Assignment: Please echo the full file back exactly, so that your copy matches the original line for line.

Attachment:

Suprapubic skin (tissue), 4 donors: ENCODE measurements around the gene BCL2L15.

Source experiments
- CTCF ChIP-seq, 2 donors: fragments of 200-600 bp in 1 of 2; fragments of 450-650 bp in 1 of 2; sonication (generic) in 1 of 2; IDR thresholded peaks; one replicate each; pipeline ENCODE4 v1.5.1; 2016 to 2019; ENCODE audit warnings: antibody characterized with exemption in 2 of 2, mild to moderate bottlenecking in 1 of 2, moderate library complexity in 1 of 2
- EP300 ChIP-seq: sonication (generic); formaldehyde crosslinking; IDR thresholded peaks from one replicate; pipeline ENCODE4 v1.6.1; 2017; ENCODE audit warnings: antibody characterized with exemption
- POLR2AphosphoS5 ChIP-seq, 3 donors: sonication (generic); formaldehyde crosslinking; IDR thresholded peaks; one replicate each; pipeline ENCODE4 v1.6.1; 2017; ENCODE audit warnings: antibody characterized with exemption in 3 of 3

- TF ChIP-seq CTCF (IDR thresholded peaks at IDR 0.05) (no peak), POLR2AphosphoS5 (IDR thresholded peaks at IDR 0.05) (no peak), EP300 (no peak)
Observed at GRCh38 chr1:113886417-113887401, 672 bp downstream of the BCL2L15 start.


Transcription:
Suprapubic skin (tissue), 4 donors: ENCODE measurements around the gene BCL2L15.

Source experiments
- CTCF ChIP-seq, 2 donors: fragments of 200-600 bp in 1 of 2; fragments of 450-650 bp in 1 of 2; sonication (generic) in 1 of 2; IDR thresholded peaks; one replicate each; pipeline ENCODE4 v1.5.1; 2016 to 2019; ENCODE audit warnings: antibody characterized with exemption in 2 of 2, mild to moderate bottlenecking in 1 of 2, moderate library complexity in 1 of 2
- EP300 ChIP-seq: sonication (generic); formaldehyde crosslinking; IDR thresholded peaks from one replicate; pipeline ENCODE4 v1.6.1; 2017; ENCODE audit warnings: antibody characterized with exemption
- POLR2AphosphoS5 ChIP-seq, 3 donors: sonication (generic); formaldehyde crosslinking; IDR thresholded peaks; one replicate each; pipeline ENCODE4 v1.6.1; 2017; ENCODE audit warnings: antibody characterized with exemption in 3 of 3

- TF ChIP-seq CTCF (IDR thresholded peaks at IDR 0.05) (no peak), POLR2AphosphoS5 (IDR thresholded peaks at IDR 0.05) (no peak), EP300 (no peak)
Observed at GRCh38 chr1:113886417-113887401, 672 bp downstream of the BCL2L15 start.